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FS2024 Vic Night: Fashion Shows and their Promoting Abilities

To be a student at St Andrews is to know about the infinite fashion shows that serve as both charity organisations and dominating forces of social life. Freshers’ week is built up in anticipation of FS’ Starfields concert and the next month is filled with model recruitment and auditions followed soon after by a plethora of launches. Once the models are picked and the committees selected, each group must raise money to put on an extravagant show in late winter. Since the money raised for these fashion shows goes to charity at the end of the year, funds are needed to pay for the clothes, venue, lights, labour, and all the work that goes into that one night of fashion. This year, FS’s chosen charity is a repeat: the UK Genetic Alliance, an organisation that supports those affected by rare and undiagnosed genetic conditions.


For students, attending a fashion show is an integral part of the St Andrews experience, but which one do you go to? The tickets can sell for up to £90 per show, so attending more than one or two is usually out of the question. It’s each show’s job to convince students to attend their event rather than one of their competitors. One of the ways in which fashion shows promote and raise money for the show is through their Vic nights. These events typically include a DJ, low-key decorations, a theme, and sometimes a second DJ in the social club for good measure. Committee members are highly encouraged to post these events on their personal accounts because the more tickets sold, the more students buy drinks from the bar which has a minimum spending limit for the event.


The FS2024 Vic on Thursday 5 October, did not feel different from any other night at the Vic, so the £10 ticket felt pricey. Once you climbed the stairs and walked past the Vic photo booth into the main room, there was a singular DJ playing hip-hop and house music. The only decoration was a smoke machine which made the space feel smaller, and, combined with the LED lights, the dance atmosphere was comfortable and vibey. Across the hall in the social club, there was a singular speaker to fill the space with music, but not a second DJ. Students were crowding around the bars desperate for a drink and there were more people sitting in the Social Club booths than usual. Behind the booths, the smoking area was open as per usual, which at the beginning of the evening felt more crowded than the main room. Although doors opened at 10pm and closed at 2am, the crowds started to file in around 12:30. Sometimes, a Vic night can feel claustrophobic but because this event was not sold out there was plenty of space to dance and speak at the bar.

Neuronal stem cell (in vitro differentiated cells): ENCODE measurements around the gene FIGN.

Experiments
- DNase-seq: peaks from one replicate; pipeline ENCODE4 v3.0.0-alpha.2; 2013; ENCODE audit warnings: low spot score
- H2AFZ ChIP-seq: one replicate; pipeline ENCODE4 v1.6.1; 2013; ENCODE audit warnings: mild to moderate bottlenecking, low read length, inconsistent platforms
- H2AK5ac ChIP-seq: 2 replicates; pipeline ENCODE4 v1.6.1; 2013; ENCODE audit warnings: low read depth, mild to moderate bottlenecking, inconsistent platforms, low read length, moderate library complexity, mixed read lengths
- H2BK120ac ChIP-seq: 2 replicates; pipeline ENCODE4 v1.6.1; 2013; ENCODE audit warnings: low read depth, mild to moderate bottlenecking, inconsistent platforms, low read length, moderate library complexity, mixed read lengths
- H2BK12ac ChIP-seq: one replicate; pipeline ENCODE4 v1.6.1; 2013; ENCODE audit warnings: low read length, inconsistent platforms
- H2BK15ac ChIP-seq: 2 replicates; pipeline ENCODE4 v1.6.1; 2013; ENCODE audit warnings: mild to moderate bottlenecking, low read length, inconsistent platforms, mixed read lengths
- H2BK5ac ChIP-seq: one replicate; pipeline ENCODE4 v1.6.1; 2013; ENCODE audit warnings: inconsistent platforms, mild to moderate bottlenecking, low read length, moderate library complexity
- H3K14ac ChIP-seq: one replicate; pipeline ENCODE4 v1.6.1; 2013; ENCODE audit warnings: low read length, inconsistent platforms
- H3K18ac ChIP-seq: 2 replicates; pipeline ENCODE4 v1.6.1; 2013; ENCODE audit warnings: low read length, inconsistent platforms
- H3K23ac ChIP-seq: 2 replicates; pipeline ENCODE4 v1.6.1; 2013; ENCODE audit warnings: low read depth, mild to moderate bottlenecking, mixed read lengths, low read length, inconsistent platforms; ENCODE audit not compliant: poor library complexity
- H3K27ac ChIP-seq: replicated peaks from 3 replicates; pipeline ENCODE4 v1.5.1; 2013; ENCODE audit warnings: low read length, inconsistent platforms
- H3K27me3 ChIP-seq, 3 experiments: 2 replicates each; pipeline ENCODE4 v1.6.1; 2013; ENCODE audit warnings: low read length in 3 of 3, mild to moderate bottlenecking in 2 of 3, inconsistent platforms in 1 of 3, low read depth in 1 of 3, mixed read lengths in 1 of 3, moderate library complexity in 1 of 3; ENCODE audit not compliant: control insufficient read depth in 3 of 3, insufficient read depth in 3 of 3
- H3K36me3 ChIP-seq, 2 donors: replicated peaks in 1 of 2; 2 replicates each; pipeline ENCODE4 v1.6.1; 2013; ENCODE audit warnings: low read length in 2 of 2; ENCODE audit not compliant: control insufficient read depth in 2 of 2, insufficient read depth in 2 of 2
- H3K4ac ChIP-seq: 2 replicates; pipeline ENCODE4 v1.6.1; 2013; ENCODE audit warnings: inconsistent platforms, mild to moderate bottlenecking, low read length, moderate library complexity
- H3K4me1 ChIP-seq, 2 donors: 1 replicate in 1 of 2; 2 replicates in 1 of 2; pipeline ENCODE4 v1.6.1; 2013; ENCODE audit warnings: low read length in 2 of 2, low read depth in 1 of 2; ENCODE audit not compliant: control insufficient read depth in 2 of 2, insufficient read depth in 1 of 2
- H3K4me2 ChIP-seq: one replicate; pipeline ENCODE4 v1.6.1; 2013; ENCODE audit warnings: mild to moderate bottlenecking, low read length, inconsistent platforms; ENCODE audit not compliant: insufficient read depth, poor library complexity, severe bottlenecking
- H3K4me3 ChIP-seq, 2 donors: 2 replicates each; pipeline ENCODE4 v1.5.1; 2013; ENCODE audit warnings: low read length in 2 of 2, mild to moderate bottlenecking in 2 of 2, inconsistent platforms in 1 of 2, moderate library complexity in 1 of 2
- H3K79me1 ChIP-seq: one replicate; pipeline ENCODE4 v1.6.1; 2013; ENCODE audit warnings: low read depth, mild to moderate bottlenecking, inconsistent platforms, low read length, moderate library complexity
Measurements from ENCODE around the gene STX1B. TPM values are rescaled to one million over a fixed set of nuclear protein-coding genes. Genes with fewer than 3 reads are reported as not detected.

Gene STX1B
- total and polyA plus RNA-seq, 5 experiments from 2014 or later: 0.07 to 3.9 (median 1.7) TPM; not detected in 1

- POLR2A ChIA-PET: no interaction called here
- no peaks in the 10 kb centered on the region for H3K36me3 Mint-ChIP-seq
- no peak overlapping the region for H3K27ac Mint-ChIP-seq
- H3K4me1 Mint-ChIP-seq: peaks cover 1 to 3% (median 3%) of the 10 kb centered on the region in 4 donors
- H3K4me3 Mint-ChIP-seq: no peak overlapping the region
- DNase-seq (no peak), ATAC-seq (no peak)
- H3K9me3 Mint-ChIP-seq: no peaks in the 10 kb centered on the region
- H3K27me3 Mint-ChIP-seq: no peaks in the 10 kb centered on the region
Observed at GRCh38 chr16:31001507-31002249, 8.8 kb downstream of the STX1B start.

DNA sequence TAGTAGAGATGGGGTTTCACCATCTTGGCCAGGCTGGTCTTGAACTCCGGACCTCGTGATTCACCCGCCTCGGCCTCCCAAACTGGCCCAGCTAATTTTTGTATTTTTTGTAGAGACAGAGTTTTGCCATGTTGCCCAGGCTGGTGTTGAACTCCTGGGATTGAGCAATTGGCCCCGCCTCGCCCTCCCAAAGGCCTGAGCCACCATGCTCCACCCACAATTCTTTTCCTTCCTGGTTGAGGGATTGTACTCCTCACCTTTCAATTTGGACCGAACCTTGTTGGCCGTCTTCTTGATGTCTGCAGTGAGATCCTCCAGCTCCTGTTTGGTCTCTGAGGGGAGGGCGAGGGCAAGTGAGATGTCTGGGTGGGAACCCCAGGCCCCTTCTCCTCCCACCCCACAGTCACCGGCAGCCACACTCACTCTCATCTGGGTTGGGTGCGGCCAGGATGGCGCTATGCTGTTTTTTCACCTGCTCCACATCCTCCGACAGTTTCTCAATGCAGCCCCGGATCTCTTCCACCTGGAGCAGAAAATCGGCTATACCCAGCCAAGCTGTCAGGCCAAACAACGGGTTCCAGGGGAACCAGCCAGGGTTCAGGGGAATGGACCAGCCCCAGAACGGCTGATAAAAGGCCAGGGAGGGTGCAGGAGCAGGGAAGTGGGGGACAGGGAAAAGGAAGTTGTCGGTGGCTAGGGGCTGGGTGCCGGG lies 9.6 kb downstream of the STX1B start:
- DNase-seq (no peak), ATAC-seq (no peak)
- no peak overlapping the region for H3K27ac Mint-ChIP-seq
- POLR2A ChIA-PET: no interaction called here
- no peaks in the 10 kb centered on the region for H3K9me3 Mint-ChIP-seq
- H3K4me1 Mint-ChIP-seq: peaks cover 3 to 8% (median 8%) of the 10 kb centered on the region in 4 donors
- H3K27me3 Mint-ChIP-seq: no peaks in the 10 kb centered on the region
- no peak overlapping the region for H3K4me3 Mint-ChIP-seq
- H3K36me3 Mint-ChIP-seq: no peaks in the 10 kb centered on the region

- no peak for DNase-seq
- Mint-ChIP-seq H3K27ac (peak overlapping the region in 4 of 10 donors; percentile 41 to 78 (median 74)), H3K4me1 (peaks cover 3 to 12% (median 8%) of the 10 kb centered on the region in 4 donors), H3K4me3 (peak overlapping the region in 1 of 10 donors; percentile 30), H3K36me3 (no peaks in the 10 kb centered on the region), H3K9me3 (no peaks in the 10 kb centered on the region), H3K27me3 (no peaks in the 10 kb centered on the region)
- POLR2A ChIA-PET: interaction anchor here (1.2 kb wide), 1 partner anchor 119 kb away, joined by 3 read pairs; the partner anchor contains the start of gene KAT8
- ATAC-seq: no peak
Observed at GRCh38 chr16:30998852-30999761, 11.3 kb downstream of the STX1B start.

If you are willing to pay the £10, this event was worth it. However, it felt like any other night out, with no indication of the cause behind it or the society running it. It felt as if FS prioritised making money rather than convincing students to attend the show next semester. As we get closer to fashion show season, the Vic will see promotion nights from almost all of the organisations, maybe with decorations, a theme, or fashion-centric elements next time.


Photo: Storie Lynch

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